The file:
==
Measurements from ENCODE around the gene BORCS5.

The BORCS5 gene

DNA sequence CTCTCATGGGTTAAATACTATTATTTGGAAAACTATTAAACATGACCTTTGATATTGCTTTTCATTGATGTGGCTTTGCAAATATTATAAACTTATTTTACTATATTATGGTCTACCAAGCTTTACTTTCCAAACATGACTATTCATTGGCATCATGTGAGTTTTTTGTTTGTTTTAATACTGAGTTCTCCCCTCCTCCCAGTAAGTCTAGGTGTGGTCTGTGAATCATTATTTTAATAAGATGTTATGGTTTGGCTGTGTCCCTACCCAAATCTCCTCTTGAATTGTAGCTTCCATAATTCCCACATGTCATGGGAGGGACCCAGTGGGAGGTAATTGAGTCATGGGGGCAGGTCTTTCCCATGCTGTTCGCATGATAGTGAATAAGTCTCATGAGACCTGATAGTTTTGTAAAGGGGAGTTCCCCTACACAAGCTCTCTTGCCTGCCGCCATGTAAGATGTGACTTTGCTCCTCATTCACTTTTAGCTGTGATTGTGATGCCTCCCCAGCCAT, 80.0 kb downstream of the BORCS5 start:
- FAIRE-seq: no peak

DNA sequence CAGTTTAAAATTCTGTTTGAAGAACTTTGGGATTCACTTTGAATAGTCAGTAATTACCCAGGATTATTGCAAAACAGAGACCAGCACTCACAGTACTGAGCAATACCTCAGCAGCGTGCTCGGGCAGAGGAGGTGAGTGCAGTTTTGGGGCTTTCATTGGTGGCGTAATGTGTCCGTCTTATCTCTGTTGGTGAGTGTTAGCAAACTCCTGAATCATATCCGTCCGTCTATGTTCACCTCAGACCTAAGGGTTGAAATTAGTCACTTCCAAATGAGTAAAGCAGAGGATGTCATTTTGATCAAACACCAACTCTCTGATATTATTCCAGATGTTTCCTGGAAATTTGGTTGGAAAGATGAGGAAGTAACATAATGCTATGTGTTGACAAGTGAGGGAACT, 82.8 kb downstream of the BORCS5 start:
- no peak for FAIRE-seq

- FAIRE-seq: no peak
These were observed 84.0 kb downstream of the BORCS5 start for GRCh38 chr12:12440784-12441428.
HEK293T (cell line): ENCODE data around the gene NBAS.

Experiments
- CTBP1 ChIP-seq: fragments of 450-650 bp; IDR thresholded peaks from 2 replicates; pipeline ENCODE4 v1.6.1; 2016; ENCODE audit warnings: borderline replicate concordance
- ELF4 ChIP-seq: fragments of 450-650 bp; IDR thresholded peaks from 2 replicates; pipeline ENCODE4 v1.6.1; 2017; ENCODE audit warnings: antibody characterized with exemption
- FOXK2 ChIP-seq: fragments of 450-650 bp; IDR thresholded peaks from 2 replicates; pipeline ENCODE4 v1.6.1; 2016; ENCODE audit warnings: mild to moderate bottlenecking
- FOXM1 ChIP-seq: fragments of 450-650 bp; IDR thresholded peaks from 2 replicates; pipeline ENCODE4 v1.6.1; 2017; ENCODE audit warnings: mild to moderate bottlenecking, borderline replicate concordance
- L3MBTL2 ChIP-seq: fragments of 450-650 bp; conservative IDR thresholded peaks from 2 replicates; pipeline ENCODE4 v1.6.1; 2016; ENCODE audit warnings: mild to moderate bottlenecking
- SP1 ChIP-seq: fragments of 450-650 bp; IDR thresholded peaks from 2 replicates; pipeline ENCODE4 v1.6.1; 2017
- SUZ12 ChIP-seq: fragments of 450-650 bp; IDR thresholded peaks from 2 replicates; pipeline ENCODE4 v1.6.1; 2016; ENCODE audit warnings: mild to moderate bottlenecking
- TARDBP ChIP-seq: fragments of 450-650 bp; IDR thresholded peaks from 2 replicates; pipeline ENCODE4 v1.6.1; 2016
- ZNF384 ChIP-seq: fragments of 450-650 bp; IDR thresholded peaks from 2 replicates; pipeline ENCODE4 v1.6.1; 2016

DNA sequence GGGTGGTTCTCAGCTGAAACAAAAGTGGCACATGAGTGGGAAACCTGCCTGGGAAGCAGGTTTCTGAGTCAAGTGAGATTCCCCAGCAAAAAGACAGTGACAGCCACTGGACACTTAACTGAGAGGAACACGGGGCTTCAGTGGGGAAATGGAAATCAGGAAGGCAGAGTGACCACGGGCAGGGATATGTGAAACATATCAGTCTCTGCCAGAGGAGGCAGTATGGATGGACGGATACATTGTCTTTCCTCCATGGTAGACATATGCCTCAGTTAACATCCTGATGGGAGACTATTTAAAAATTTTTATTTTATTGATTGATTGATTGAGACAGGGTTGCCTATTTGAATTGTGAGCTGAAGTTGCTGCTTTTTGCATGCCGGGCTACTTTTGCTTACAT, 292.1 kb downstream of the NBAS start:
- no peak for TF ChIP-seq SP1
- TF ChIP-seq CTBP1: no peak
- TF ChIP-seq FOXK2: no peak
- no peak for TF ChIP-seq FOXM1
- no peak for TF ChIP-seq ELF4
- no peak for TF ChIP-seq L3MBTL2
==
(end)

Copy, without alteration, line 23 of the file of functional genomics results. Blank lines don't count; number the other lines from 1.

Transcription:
- TF ChIP-seq FOXK2: no peak